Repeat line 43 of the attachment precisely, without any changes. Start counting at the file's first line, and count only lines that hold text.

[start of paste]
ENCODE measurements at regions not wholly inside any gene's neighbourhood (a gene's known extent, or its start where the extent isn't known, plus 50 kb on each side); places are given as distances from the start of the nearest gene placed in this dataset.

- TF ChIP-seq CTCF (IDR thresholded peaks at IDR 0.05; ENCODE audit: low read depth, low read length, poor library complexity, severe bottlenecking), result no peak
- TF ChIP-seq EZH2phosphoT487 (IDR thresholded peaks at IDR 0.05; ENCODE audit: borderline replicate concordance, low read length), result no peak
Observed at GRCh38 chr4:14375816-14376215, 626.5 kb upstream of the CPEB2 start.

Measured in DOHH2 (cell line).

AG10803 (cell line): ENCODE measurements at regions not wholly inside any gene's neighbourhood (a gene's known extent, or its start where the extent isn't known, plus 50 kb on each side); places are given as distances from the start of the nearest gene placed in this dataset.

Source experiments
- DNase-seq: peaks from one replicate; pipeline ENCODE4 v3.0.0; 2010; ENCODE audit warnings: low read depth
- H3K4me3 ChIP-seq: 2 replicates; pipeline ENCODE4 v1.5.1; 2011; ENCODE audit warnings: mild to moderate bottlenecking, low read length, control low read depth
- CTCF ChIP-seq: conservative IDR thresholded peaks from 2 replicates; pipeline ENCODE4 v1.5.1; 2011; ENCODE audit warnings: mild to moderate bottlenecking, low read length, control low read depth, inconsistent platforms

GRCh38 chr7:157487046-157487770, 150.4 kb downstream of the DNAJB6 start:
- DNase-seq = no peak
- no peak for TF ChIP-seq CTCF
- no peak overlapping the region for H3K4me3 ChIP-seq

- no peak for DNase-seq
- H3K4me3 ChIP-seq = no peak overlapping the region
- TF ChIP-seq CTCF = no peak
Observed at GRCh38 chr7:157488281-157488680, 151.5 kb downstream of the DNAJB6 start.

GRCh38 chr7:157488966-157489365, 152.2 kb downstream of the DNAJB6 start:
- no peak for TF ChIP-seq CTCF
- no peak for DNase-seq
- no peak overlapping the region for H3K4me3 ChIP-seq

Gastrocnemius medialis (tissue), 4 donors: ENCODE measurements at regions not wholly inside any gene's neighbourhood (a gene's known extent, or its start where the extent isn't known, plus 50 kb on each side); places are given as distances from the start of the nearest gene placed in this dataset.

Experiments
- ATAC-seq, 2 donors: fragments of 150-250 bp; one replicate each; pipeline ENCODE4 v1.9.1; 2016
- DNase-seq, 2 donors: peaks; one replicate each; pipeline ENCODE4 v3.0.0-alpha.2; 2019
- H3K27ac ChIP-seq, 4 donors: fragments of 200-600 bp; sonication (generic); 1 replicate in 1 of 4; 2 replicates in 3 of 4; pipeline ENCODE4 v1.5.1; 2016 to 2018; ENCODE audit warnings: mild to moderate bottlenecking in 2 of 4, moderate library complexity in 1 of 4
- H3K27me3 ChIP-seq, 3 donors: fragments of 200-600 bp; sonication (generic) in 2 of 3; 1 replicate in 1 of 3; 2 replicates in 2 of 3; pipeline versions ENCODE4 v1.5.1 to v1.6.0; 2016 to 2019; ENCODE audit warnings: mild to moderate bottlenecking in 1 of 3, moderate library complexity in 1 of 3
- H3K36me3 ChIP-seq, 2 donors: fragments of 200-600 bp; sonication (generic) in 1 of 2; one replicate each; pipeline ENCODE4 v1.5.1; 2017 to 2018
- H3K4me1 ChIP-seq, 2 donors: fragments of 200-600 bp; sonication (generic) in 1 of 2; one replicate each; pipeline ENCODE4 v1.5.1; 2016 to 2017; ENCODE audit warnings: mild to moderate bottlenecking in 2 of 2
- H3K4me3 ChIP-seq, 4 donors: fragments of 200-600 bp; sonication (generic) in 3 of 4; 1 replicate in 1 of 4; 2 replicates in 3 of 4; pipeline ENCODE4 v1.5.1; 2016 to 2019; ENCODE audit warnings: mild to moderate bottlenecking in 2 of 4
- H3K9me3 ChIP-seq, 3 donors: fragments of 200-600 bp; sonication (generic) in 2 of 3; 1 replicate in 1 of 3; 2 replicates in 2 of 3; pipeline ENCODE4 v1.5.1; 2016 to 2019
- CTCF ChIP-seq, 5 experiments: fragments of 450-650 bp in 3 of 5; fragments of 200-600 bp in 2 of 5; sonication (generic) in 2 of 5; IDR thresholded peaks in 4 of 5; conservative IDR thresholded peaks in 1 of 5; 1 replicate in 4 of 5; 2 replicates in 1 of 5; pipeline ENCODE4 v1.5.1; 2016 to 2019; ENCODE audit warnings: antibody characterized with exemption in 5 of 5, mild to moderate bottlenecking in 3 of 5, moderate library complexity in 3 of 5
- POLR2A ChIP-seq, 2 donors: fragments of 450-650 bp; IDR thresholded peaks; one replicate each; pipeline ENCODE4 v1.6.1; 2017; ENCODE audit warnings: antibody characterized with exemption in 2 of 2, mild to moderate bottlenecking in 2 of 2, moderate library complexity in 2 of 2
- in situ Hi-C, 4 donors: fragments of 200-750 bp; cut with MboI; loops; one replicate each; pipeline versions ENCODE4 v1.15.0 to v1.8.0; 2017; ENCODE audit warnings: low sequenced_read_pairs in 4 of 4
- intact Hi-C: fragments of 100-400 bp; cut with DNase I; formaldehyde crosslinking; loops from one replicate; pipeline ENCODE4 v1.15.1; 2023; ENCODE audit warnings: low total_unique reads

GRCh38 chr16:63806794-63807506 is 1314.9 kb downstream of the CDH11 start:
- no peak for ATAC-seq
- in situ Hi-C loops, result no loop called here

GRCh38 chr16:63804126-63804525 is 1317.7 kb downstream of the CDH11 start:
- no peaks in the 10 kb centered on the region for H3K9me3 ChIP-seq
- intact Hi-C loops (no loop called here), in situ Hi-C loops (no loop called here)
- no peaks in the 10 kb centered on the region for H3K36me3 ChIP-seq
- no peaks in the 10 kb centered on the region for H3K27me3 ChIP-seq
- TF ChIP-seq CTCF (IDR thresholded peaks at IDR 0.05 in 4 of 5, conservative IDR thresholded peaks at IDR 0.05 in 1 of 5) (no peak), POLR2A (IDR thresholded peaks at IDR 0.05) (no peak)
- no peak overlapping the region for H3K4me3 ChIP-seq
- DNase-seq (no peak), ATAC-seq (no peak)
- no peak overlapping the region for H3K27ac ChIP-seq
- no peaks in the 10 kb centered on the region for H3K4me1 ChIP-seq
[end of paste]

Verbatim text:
- no peaks in the 10 kb centered on the region for H3K36me3 ChIP-seq